Select the image above to view the sample letter.

Saturday, June 10, 2017

5 Steps: Student Drive and Classroom Clean-Up

Many teachers are organizing and cleaning as they wrap up their year, but what about students? Teachers should help students not only clean out their lockers, but help students organize and clean their Google Drive and Classroom.

Step 1:  The Infamous Untitled

Open Google Drive and search for any untitled doc, sheets, slides, etc.  Rename the items or move to the trash.  To rename an item, right click and select rename.

How to Rename a File

Step 2:  Create Folders

Have students create a general folder for this school year.  For example, 2016-2017 or their grade.
  1. Open the folder up with a double-click.
  2. Create sub-folders for each subject, if desired.
  3. Drag and drop work into each subject folder or move the file
    How to move files in Google Drive
  4. Add a color to your folder(s) if you choose.  Pay attention to the awesome names of each color like Slime Green or Macaroni!
    How to Change a Folder Color
  5. Empty the trash in Google Drive
Tip:  Select a range of files using Shift + Click or specific files using CTRL or Command + Click

Step 3:  Organize Google Classroom Folder in Drive

Many students often forget that they have a classroom folder in Google Drive.  Now that I have completed my third year as a teacher using Google Classroom, I like to organize my folders within Classroom.  Students could do the same OR move their work out and into their previously created folder (See Step 2). 

  1. Create a folder for the year, 2016-2017 Classes or the year in school.  For example, 8th Grade.
  2. Select class folders and drag into the newly created folder.

Step 4:  If it isn't archived, unenroll!

August or even September hits and you, the student notices that your teacher(s) has not removed or archived their class and you are still enrolled.  No worries!  You can unenroll yourself and make that "tile" disappear!  You will still have your work in your Google Drive Classroom folder.
How to unenroll yourself from a class.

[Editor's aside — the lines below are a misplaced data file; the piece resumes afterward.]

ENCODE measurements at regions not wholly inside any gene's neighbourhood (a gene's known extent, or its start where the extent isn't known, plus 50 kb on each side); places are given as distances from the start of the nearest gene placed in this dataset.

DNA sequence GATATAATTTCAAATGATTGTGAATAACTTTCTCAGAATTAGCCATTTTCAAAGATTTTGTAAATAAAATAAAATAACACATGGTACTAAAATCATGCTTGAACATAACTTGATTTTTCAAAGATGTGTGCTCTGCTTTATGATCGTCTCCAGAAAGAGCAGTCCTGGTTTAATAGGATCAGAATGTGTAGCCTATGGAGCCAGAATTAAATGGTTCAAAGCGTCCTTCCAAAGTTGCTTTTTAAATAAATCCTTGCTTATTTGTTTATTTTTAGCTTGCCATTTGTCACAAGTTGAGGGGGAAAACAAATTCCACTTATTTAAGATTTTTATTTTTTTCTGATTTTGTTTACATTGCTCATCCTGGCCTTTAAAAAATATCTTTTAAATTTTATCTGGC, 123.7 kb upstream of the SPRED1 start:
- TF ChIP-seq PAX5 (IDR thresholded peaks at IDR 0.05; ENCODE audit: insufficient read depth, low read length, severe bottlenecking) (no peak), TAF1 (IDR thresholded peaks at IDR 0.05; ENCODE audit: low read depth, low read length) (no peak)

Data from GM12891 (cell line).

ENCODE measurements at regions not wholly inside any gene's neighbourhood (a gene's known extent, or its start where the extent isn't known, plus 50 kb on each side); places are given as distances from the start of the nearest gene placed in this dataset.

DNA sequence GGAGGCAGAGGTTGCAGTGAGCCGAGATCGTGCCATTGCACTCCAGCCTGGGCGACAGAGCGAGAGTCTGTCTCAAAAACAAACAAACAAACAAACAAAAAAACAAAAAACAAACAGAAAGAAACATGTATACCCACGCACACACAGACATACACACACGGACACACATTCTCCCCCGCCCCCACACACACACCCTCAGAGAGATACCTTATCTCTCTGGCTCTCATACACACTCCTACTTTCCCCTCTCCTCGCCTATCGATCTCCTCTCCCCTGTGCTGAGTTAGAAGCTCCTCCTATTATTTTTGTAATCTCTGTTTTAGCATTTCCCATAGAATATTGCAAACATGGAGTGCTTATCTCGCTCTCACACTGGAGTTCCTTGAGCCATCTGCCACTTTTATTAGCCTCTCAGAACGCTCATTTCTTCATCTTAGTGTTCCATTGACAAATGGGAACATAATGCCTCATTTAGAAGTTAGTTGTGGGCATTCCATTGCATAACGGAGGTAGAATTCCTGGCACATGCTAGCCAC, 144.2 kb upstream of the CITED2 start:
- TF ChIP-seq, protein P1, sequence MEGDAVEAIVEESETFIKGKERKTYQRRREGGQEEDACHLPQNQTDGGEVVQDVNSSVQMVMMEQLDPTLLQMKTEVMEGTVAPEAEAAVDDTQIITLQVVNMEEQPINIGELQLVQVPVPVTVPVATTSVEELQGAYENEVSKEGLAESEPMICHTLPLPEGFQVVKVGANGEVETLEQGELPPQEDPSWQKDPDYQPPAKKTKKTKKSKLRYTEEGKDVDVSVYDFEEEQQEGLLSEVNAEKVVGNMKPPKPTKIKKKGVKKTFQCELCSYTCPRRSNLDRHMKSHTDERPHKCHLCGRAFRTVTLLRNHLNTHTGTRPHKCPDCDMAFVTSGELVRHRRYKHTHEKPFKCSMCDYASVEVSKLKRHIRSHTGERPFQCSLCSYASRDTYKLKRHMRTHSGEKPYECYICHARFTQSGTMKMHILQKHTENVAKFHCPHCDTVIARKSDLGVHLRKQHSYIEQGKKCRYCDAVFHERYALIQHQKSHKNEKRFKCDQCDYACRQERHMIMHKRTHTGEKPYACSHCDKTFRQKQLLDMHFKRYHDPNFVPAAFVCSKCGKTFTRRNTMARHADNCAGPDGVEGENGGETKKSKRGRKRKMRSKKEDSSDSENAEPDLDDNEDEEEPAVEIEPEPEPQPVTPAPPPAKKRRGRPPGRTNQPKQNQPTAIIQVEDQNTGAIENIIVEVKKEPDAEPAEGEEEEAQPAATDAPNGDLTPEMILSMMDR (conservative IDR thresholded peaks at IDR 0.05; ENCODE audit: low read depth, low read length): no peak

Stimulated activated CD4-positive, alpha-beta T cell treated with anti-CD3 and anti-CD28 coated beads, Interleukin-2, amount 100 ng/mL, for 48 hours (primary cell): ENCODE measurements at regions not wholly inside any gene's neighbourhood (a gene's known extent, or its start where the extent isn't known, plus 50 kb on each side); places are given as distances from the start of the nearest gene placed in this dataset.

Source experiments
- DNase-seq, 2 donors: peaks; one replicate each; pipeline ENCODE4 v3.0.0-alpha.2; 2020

Step 5:  I'm Moving, Graduating or Changing Districts

No worries, Google has you covered.  Google Transfer helps G Suite districts by easily copying and moving your email and Google Drive files.

Want to move your items to a new Gmail or Google Account?  

Google Transfer is for you!  It will make a copy and transfer it to your new Gmail account.  Make sure all of your content transferred. (See comment on this post below)

Want to create an archive of your data?

Google Takeout will export the data you choose into a zip file.  

Friday, April 7, 2017

Google Slides: Insert Video from Drive!

Many districts restrict usage of YouTube.  This has been a real challenge when working in Google Slides.  Until recently, you could only embed videos from YouTube.  Now, you can embed videos from  your Google Drive into Google Slides!

Step 1:  Insert Menu & Select Video

Step 2: Choose Google Drive

Step 3: Select Video & Insert

Your slide should look similar to the image below with an embedded image of the video.  When you switch to presentation mode, you will be able to play the video.

Some of you may have the question, "How do I convert a video to an MP4?"  Here is a link to a video to help you out.  As always, make sure you cite your sources in your work.  After you convert the video, upload it to Google Drive and turn the link sharing on.  I personally set most of my videos to "anyone with the link can view" unless it is of students.

I am very happy about this update!  Bravo Google!

Wednesday, January 11, 2017

Differentiation and Group Work in Google Classroom

Since the launch of Google Classroom, educators have been asking for a way to assign group work and ways to differentiate their instruction.  I even came up with complex directions for students with group work which was time consuming and tedious.  Many educators create multiple Google Classrooms to address the issue.  I saw one student's account had 12 different topics for their 5th grade class last year!  Google has heard us and answered us!  You can now assign work to an entire class, a group of students or even just one student! You can even post a question or an announcement to an entire class, a group of students or even just one student too!  


With this is new update, I am able to accomplish the following:
  • Assign group work
  • Accommodate assignment needs of students with IEPs, 504 and English Language Learners in a discreet delivery which is key for my middle school students
  • Adjust length of assignments for students based on need
  • Assign reinforcement lessons/videos to students struggling with a specific concept
  • Assign an extension activity to students who grasp concepts quickly and need an extra challenge
  • Assign questions or assignments based on a "book club" model with students reading various books in class in small groups
  • Vary math assignments based on concepts
  • Assign composers to specific students for a group research/presentation project in a music class